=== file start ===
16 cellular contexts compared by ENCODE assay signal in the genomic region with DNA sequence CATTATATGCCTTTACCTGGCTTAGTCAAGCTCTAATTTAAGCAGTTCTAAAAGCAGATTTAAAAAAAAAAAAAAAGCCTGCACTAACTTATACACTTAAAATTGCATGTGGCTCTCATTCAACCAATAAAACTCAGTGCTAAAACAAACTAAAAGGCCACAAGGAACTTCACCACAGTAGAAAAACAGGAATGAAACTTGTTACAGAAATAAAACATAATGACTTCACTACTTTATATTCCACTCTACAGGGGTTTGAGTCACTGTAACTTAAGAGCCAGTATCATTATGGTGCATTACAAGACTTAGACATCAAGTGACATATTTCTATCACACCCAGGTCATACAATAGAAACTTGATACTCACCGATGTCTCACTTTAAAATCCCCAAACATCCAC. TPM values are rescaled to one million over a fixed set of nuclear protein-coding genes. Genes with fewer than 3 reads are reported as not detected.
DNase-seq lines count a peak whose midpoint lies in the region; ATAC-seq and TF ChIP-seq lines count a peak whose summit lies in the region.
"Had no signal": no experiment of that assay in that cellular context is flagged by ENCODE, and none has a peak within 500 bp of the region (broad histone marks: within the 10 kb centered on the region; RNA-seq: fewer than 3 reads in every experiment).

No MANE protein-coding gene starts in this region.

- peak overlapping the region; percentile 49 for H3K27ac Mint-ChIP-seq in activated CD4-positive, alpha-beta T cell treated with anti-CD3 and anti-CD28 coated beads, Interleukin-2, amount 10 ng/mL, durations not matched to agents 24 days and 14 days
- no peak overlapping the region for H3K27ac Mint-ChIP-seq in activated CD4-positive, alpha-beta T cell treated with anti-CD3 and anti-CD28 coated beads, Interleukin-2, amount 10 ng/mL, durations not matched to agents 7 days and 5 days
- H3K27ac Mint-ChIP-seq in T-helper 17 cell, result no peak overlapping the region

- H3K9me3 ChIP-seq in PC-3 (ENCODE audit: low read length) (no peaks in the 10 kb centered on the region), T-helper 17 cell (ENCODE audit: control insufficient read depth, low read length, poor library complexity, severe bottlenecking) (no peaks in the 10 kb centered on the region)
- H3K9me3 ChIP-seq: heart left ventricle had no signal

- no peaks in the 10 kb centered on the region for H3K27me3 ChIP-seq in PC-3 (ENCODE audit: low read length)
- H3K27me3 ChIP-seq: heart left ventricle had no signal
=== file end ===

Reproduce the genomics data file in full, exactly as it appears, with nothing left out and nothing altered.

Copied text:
16 cellular contexts compared by ENCODE assay signal in the genomic region with DNA sequence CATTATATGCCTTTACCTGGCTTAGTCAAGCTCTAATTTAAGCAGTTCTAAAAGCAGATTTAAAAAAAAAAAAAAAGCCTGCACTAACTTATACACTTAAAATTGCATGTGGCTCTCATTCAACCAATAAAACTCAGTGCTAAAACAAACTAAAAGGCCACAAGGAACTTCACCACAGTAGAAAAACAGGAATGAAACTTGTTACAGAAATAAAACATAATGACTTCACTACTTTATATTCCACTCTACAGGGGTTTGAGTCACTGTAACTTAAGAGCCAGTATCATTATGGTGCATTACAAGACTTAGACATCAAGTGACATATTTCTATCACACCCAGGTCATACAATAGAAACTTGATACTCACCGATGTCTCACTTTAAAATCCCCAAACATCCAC. TPM values are rescaled to one million over a fixed set of nuclear protein-coding genes. Genes with fewer than 3 reads are reported as not detected.
DNase-seq lines count a peak whose midpoint lies in the region; ATAC-seq and TF ChIP-seq lines count a peak whose summit lies in the region.
"Had no signal": no experiment of that assay in that cellular context is flagged by ENCODE, and none has a peak within 500 bp of the region (broad histone marks: within the 10 kb centered on the region; RNA-seq: fewer than 3 reads in every experiment).

No MANE protein-coding gene starts in this region.

- peak overlapping the region; percentile 49 for H3K27ac Mint-ChIP-seq in activated CD4-positive, alpha-beta T cell treated with anti-CD3 and anti-CD28 coated beads, Interleukin-2, amount 10 ng/mL, durations not matched to agents 24 days and 14 days
- no peak overlapping the region for H3K27ac Mint-ChIP-seq in activated CD4-positive, alpha-beta T cell treated with anti-CD3 and anti-CD28 coated beads, Interleukin-2, amount 10 ng/mL, durations not matched to agents 7 days and 5 days
- H3K27ac Mint-ChIP-seq in T-helper 17 cell, result no peak overlapping the region

- H3K9me3 ChIP-seq in PC-3 (ENCODE audit: low read length) (no peaks in the 10 kb centered on the region), T-helper 17 cell (ENCODE audit: control insufficient read depth, low read length, poor library complexity, severe bottlenecking) (no peaks in the 10 kb centered on the region)
- H3K9me3 ChIP-seq: heart left ventricle had no signal

- no peaks in the 10 kb centered on the region for H3K27me3 ChIP-seq in PC-3 (ENCODE audit: low read length)
- H3K27me3 ChIP-seq: heart left ventricle had no signal